Sensation and movement are generally controlled by relatively well-defined circuits in the outermost layer of the brain: the cortex. Emotion and mood are also products of our brain’s electrical signals, but they tend to stem from deeper neural networks hidden at the center of the brain. One way to tap into those circuits is called deep brain stimulation (DBS), a method pioneered in the ’80s that’s been used to treat severe Parkinson’s disease and epilepsy, particularly for cases that don’t usually respond to medication.
Sarah’s neural implant takes this route: it listens in on the chatter between neurons deep within the brain to decode mood.
But where is mood in the brain? One particular problem, the authors explained, is that unlike movement, there is no “depression brain region.” Rather, emotions are regulated by intricate, intertwining networks across multiple brain regions. Adding to that complexity is the fact that we’re all neural snowflakes—each of us have uniquely personalized brain network connections.
In other words, zapping my circuit to reduce depression might not work for you. DBS, for example, has previously been studied for treating depression. But despite decades of research, it’s not federally approved due to inconsistent results. The culprit? The electrical stimulation patterns used in those trials were constant and engineered to be one-size-fits-all. Have you ever tried buying socks or PJs at a department store, seen the tag that says “one size,” and they don’t fit? Yeah. DBS has brought about remarkable improvements for some people with depression—ill-fitting socks are better than none in a pinch. But with increasingly sophisticated neuroengineering methods, we can do better.
The solution? Let’s make altering your brain more personal.
That’s the route Sarah’s psychologist and UCSF neurosurgeon Dr. Edward Chang and colleagues took in the new study.
The first step in detecting depression-related activity in the brain was to be able to listen in. The team implanted 10 electrodes in Sarah’s brain, targeting multiple regions encoding emotion-related circuits. They then recorded electrical signals from these regions over the course of 10 days, while Sarah journaled about how she felt each day—happy or low. In the background, the team peeked into her brain activity patterns, a symphony of electrical signals in multiple frequencies, like overlapping waves on the ocean.
One particular brain wave emerged. It stemmed from the amygdala, a region normally involved in fear, lust, and other powerful emotions. Software-based mapping pinpointed the node as a powerful guide to Sarah’s mental state.
In contrast, another area tucked deep inside the brain, the ventral capsule/ventral striatum (VC/VS), emerged as a place to stimulate with little bouts of electricity to disrupt patterns leading to feelings of depression.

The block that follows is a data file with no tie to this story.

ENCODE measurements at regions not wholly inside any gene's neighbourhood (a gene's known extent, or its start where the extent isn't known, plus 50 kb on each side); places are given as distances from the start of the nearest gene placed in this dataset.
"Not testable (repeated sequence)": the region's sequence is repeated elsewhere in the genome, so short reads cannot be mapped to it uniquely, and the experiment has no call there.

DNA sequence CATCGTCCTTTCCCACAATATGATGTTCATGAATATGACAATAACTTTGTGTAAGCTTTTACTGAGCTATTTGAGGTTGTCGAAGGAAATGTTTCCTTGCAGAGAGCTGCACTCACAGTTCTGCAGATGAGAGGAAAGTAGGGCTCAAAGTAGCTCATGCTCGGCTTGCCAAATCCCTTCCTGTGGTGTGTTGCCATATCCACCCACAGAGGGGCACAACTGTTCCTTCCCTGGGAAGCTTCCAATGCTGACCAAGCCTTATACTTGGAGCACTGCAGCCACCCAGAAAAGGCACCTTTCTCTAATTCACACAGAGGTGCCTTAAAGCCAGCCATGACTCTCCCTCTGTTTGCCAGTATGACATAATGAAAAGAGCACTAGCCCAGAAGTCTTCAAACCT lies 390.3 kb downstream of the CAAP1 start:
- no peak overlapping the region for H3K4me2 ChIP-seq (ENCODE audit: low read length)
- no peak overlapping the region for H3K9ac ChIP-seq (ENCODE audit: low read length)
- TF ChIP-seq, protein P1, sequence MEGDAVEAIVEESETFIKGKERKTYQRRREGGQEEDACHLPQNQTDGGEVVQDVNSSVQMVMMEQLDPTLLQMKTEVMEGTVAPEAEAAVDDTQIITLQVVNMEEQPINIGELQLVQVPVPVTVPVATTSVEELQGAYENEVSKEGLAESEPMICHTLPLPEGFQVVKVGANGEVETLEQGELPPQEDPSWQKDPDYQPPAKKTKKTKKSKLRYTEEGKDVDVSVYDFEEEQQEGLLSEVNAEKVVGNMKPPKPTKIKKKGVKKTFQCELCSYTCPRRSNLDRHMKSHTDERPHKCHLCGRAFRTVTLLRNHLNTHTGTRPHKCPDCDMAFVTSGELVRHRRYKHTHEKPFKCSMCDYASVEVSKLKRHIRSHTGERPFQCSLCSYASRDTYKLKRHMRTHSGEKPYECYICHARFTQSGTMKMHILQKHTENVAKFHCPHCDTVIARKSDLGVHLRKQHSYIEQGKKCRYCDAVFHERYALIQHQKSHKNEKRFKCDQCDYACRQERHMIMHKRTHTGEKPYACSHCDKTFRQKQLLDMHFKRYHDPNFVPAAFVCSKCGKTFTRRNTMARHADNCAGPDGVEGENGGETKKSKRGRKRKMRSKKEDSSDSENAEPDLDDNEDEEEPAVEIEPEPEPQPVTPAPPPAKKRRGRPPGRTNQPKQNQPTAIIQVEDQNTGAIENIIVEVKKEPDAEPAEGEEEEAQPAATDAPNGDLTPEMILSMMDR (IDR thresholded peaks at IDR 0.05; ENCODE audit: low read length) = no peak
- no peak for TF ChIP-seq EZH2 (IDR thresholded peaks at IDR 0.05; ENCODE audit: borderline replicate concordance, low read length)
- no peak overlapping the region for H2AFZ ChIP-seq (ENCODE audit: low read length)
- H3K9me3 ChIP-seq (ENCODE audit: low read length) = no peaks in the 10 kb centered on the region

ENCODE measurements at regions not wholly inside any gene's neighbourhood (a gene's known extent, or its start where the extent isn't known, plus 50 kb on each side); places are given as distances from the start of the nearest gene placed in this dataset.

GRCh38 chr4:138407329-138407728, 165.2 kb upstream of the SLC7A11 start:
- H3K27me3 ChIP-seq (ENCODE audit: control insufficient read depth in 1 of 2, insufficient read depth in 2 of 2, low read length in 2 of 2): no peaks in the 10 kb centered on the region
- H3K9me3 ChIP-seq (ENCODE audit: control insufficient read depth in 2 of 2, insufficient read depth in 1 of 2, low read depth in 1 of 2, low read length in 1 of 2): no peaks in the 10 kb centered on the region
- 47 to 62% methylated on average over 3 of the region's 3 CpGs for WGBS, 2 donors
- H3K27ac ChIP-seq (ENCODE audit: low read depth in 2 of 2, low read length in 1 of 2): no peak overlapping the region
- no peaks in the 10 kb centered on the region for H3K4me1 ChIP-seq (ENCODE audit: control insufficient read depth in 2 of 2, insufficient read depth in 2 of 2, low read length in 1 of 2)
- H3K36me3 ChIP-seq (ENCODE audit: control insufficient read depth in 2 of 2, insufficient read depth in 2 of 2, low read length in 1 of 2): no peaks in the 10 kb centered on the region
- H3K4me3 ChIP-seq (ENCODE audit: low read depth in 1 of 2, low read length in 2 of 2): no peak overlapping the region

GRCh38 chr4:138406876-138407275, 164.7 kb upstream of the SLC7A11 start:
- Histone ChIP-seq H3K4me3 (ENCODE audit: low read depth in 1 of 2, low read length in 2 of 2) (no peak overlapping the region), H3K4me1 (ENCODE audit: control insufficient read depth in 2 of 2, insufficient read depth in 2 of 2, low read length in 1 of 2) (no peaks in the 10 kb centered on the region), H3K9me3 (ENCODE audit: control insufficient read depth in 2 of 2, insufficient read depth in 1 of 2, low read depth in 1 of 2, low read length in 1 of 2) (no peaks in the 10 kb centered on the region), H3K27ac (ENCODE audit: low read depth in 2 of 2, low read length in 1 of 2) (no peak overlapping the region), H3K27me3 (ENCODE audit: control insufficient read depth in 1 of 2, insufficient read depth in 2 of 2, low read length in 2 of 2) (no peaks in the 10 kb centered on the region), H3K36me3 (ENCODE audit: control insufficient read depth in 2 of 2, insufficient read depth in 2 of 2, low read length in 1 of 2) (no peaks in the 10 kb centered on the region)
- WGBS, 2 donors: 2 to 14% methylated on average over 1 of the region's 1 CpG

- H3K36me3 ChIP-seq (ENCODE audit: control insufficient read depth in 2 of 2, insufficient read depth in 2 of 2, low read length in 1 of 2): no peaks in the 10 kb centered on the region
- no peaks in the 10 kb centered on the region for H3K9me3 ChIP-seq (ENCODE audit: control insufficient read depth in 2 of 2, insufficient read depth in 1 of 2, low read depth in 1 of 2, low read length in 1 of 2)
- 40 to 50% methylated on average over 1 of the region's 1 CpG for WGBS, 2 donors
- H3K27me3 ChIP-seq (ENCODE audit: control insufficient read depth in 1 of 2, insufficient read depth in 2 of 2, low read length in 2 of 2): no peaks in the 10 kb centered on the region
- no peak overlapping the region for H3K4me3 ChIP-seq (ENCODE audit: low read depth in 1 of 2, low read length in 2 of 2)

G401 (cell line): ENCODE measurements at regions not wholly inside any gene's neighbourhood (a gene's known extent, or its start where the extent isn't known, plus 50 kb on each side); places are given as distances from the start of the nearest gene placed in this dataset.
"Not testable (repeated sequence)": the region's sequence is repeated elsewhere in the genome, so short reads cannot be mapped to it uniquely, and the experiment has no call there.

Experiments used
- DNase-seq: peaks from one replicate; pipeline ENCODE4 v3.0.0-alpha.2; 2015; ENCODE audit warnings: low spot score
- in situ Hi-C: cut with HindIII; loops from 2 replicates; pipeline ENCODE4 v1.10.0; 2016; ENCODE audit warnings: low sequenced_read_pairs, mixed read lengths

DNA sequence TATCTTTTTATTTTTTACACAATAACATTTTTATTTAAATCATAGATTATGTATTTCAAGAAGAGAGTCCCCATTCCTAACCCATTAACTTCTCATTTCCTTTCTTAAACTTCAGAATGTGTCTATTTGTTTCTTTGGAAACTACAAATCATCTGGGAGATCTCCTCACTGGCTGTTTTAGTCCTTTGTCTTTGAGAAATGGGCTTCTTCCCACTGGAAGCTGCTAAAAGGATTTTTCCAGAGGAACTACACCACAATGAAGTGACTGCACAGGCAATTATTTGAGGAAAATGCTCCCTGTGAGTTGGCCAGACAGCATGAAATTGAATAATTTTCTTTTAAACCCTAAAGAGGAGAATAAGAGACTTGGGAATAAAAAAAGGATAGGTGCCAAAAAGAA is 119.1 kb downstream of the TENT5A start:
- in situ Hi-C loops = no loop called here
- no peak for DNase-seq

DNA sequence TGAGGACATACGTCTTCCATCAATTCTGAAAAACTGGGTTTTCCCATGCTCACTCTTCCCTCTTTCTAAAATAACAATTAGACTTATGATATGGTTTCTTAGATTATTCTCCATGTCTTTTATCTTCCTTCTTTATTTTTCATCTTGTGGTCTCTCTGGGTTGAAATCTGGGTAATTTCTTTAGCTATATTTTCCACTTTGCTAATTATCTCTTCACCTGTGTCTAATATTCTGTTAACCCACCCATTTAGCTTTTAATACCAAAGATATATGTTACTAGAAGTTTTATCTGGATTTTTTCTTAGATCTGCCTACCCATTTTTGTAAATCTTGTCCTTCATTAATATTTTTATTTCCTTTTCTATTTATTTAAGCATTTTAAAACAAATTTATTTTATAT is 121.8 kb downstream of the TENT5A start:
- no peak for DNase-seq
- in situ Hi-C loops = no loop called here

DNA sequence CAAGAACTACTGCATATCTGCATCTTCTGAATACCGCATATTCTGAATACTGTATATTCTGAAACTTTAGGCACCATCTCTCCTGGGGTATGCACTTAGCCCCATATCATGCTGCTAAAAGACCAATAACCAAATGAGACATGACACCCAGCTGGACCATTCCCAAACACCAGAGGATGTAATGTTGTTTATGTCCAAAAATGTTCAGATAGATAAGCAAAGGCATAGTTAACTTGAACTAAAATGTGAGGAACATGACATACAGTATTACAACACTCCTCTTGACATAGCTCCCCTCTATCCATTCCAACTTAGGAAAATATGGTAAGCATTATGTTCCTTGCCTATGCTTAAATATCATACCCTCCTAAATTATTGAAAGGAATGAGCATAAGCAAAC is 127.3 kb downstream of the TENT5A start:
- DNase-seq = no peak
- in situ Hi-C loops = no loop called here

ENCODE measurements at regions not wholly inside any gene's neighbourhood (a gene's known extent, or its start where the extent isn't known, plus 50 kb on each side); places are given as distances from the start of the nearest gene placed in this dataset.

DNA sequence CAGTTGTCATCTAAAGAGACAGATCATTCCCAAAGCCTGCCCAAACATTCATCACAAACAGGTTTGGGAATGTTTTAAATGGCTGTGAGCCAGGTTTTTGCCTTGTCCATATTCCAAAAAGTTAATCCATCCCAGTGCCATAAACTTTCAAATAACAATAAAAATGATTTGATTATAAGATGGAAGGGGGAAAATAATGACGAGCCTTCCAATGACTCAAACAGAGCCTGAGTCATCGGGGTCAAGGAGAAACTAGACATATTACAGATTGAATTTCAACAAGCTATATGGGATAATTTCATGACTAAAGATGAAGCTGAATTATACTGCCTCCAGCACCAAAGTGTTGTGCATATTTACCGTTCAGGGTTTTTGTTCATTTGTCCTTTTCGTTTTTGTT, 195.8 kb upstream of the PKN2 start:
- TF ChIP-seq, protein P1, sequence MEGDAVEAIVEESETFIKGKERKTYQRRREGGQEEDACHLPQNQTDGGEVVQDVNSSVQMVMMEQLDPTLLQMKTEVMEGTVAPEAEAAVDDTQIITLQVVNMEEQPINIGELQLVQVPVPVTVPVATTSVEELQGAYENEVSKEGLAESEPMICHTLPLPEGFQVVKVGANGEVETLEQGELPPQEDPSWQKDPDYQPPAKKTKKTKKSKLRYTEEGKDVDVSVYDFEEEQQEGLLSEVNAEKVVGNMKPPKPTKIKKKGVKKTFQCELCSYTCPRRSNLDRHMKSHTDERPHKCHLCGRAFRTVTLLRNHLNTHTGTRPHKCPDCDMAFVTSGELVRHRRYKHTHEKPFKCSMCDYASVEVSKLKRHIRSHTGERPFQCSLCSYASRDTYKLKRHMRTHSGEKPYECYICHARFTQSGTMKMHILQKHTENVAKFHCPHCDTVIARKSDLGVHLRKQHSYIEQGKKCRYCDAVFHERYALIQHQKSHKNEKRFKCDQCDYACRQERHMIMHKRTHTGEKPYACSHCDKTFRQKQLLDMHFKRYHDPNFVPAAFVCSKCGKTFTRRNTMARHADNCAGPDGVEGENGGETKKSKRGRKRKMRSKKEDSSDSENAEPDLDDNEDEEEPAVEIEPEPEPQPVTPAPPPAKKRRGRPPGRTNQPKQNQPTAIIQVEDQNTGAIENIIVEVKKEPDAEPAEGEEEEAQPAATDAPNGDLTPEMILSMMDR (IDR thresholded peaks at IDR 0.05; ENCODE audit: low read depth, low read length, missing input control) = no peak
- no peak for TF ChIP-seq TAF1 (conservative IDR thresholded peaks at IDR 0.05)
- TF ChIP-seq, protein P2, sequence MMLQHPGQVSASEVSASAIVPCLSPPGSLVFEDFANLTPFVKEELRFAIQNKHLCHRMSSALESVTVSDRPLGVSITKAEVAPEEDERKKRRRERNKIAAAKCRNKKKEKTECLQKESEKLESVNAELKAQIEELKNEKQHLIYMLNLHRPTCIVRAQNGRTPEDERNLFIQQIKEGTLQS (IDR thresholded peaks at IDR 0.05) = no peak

The team next implanted an FDA-approved neural pacemaker into the right brain lobe, with two sensing leads to capture activity from the amygdala and two stimulating wires to zap the VC/VS. The implant was previously used in epilepsy treatments and continuously senses neural activity. It’s both off-the-shelf and programmable, in that the authors could instruct it to detect “pre-specified patterns of activation” related to Sarah’s depressive episodes, and deliver short bursts of electrical stimulation only then. Just randomly stimulating the amygdala could “actually cause more stress and more depression symptoms,” said Dr. Chang in a press conference.
Brain surgery wasn’t easy. But to Sarah, drilling several holes into her brain was less difficult than the emotional pain of her depression. Every day during the trial, she waved a figure-eight-shaped wand over her head, which wirelessly captured 90 seconds of her brain’s electrical activity while reporting on her mental health.
When the stimulator turned on (even when she wasn’t aware it was on), “a joyous feeling just washed over me,” she said.
A New Neurological Future
For now, the results are just for one person. But if repeated—and Sarah could be a unique case—they suggest we’re finally at the point where we can tap into each unique person’s emotional mindset and fundamentally alter their perception of life.
And with that comes intense responsibility. Sarah’s neural “imprint” of her depression is tailored to her. It might be completely different for someone else. It’s something for future studies to dig into. But what’s clear is that it’s possible to regulate a person’s emotions with an AI-powered brain implant. And if other neurological disorders can be decoded in a similar way, we could use brain pacemakers to treat some of our toughest mental foes.
“God, the color differentiation is gorgeous,” said Sarah as her implant turned on. “I feel alert. I feel present.”